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The interpretation of magnetic anomalies North of the dartmoor granite"

Green, Frances W. (1979) The interpretation of magnetic anomalies North of the dartmoor granite". Masters thesis, Durham University.



The large negative magnetic Okehampton anomaly, northwest of the Dartmoor granite, and rock samples from the same locality, were studied to determine the cruse of the magnetic disturbances in this area. Mineralogical examination revealed that the ferromagnetic mineral pyrrhotite (Fe(_7)S(_8) has been developed in rocks within, and probably beyond, the metamorphic aureola. Magnetic measurements of the rock samples suggested that the Carboniferous sediments, notably shales, have a mean Q value of 3.57 and that the direction of magnetisation is near horizontal and reversed. Models made to define the profiles across the Okehampton Anomaly suggested that the casual body was composite, dipped north at 30º and had an undulating surface. This could be interpreted as faulted and folded lower Carboniferous rocks which disappear north from the exposed Meldon inlier under overlying upper Carboniferous sediments. The 30º dip of the slabs of magnetised rock is the same as the dip of the edge of the Permo-Carboniferous granite from which mineralising fluids emanted to deposit pyrrhotite in the lower carboniferous sediments. The directions of magnetisation used in the models correspond to typical early Permian directions suggesting that the magnetic properties of the rock could be attributed to pyrrhotite emplaced at the time of the granite intrusion. Comparison with other magnetic anomalies found around the northern edge of the Dartmoor granite, where it abets against Carboniferous sediments, showed that this explanation is tenable elsewhere. It was also noted that where pyroclastics are interbedded with the Carboniferous sediments the anomaly was the most pronounced. This was attributed to the abundant supply of sulphur and iron in the volcanics which could be a source for pyrrhotite development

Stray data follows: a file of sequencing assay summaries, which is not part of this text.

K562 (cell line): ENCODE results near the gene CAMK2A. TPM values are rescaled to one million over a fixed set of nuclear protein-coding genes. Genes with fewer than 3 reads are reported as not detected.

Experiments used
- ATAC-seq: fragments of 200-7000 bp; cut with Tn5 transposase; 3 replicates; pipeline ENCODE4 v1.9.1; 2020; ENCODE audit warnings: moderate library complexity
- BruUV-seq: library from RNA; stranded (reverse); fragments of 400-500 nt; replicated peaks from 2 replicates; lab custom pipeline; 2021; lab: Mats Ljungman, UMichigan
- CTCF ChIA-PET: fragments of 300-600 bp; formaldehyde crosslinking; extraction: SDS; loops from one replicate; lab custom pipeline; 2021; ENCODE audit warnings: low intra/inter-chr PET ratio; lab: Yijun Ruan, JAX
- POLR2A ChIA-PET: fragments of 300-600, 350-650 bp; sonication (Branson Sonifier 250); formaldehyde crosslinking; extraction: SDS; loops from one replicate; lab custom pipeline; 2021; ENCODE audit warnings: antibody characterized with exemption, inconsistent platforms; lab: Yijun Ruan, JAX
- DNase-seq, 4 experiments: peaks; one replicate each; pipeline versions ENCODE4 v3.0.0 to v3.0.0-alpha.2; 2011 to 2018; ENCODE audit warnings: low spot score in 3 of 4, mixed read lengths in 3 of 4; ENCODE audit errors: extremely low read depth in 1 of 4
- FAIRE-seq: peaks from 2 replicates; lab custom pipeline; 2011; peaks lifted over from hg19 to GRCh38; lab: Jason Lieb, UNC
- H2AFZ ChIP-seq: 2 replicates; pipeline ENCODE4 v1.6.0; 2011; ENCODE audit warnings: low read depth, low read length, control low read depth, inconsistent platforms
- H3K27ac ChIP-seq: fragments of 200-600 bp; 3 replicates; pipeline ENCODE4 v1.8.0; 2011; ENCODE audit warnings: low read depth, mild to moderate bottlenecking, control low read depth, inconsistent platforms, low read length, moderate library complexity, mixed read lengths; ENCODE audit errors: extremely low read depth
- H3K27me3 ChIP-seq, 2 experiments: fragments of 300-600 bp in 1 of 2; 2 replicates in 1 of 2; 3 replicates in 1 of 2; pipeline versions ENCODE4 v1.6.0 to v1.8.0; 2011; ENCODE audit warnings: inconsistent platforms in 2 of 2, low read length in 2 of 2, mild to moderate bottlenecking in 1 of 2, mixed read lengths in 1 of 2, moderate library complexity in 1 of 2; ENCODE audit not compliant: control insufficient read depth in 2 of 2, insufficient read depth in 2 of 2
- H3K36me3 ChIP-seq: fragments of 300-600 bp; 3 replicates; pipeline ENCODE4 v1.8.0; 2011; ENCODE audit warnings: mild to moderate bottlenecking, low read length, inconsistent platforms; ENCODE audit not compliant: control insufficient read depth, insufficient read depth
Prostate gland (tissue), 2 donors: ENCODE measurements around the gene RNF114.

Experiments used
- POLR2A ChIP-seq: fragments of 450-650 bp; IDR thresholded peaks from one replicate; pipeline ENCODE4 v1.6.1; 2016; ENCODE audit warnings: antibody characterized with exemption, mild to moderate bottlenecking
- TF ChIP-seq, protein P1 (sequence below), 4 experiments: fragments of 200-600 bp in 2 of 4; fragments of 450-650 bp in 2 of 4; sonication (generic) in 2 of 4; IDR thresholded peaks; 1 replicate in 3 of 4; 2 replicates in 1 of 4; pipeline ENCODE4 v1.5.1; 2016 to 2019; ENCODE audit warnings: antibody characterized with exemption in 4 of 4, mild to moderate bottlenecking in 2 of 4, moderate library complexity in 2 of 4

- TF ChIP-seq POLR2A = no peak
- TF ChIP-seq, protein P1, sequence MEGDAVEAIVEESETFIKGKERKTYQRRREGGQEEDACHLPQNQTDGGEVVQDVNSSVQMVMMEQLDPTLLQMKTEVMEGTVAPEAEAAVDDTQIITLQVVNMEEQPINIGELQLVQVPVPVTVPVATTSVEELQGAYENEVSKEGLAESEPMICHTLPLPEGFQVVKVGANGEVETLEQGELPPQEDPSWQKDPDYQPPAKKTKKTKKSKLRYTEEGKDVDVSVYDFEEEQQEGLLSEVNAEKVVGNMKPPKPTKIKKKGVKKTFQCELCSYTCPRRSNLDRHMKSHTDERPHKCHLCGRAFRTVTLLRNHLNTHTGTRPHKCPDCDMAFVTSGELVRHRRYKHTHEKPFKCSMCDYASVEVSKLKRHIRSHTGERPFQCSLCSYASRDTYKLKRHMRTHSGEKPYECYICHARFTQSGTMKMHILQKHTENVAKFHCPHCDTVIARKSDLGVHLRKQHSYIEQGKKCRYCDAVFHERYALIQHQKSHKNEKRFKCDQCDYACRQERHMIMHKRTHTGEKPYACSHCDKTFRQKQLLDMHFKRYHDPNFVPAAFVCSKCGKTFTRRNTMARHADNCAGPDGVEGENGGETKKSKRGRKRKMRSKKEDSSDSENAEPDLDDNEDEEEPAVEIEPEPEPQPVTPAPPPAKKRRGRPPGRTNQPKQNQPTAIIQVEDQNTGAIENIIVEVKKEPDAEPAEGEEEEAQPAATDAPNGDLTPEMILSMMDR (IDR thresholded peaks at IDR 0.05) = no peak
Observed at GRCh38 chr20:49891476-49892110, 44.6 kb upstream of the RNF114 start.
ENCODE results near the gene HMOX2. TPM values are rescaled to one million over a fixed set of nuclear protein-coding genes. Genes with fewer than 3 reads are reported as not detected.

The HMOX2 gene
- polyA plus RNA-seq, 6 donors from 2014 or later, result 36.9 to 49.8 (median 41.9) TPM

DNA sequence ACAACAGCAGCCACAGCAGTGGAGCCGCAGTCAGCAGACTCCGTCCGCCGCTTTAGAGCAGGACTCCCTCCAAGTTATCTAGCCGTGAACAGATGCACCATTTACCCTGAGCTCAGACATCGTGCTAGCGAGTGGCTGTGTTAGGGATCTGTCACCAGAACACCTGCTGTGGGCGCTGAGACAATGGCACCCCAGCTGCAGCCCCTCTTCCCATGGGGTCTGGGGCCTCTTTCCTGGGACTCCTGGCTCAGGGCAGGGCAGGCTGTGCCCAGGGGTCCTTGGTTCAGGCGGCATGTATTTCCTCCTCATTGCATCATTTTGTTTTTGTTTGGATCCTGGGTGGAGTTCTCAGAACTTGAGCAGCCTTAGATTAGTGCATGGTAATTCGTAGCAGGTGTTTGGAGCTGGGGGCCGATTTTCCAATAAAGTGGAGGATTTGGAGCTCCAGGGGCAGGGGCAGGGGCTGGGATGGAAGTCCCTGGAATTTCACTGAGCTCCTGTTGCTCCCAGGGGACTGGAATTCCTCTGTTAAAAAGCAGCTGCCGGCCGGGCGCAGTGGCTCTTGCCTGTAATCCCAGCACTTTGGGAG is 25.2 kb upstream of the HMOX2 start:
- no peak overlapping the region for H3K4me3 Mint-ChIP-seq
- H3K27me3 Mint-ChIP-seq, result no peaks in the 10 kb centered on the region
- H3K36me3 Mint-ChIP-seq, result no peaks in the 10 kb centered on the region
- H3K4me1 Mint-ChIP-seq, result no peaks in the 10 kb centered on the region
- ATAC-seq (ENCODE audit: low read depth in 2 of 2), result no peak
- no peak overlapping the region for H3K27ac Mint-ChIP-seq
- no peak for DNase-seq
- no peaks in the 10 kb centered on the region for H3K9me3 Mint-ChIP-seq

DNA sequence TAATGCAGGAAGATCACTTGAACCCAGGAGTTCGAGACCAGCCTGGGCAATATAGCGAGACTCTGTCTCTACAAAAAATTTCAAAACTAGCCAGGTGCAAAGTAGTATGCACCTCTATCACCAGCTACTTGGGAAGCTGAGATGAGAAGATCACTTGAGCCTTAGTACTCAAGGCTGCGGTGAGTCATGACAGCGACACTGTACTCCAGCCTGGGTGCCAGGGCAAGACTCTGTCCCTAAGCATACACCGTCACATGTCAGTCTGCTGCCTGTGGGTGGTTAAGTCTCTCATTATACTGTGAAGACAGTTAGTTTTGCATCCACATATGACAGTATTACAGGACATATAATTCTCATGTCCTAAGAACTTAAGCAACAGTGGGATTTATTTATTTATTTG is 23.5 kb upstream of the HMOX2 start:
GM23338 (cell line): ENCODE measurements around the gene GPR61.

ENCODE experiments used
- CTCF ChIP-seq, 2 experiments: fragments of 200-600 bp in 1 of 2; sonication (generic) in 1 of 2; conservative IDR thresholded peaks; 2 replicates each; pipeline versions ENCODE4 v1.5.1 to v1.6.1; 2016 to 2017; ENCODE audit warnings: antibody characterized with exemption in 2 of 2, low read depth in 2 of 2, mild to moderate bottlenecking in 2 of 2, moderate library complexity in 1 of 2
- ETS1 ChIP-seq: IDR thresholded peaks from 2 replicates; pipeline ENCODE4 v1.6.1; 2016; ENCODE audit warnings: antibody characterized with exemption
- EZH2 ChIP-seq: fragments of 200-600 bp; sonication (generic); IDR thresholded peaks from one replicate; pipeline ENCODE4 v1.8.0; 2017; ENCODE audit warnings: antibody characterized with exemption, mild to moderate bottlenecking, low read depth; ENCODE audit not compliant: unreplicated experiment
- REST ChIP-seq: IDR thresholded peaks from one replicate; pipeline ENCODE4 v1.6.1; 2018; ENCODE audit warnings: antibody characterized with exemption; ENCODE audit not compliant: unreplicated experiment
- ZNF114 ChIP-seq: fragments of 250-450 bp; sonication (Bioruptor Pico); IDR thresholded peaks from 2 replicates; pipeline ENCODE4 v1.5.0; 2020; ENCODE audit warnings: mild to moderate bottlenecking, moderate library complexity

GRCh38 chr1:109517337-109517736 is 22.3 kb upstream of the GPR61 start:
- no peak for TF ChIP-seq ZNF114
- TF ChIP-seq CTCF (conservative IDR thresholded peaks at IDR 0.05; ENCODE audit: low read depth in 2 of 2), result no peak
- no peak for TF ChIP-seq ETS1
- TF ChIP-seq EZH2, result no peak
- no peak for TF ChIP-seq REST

Item Type:Thesis (Masters)
Award:Master of Science
Thesis Date:1979
Copyright:Copyright of this thesis is held by the author
Deposited On:13 Nov 2013 16:13

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